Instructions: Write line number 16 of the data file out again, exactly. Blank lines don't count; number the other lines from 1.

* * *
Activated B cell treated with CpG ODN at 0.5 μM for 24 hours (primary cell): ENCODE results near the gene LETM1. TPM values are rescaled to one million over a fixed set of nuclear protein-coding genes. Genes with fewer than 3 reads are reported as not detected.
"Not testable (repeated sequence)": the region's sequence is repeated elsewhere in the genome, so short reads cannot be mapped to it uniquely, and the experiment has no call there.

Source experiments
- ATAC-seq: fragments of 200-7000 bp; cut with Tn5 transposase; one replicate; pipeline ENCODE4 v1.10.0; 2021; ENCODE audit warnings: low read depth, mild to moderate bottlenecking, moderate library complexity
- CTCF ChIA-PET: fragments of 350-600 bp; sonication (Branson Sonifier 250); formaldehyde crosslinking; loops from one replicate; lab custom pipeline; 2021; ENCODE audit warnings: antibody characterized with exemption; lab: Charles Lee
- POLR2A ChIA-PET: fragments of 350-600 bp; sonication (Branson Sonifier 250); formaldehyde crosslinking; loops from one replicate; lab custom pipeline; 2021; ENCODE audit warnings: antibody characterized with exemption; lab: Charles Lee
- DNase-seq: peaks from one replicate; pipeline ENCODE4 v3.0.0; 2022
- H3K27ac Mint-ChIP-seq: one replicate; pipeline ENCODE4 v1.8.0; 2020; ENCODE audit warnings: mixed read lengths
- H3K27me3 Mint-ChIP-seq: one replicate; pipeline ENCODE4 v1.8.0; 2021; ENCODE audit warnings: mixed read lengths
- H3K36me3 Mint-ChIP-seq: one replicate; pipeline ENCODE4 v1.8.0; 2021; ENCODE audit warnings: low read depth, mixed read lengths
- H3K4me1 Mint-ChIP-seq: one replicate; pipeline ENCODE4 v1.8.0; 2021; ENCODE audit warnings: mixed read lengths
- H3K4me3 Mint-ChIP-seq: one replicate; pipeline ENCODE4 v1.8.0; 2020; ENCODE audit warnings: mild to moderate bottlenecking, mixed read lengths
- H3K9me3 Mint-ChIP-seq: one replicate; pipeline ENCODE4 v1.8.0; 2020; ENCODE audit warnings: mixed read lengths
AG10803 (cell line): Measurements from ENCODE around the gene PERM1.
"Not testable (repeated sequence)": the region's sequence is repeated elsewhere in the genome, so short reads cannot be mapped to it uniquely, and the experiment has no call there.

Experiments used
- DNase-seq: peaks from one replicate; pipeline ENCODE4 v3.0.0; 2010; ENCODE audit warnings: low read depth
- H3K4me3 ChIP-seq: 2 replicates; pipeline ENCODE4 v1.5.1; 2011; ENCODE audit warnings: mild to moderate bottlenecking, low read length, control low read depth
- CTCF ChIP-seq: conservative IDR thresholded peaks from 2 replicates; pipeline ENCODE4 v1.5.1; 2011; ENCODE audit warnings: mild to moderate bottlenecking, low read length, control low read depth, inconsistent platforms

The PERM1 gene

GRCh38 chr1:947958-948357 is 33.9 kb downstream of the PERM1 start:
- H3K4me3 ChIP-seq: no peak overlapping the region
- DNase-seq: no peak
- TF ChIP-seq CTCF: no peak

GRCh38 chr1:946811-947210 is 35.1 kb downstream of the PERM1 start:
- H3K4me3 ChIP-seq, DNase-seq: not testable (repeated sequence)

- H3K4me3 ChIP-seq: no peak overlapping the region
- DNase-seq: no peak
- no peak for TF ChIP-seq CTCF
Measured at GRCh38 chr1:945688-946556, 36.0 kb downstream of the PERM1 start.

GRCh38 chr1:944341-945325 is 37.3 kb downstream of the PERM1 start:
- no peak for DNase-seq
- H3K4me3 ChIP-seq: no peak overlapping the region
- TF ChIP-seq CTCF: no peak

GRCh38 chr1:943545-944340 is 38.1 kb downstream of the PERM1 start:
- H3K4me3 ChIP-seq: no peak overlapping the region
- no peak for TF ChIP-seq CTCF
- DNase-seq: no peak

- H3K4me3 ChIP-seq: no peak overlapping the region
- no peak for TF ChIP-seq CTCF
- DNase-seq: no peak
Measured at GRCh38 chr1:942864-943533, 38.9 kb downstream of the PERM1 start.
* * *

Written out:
Experiments used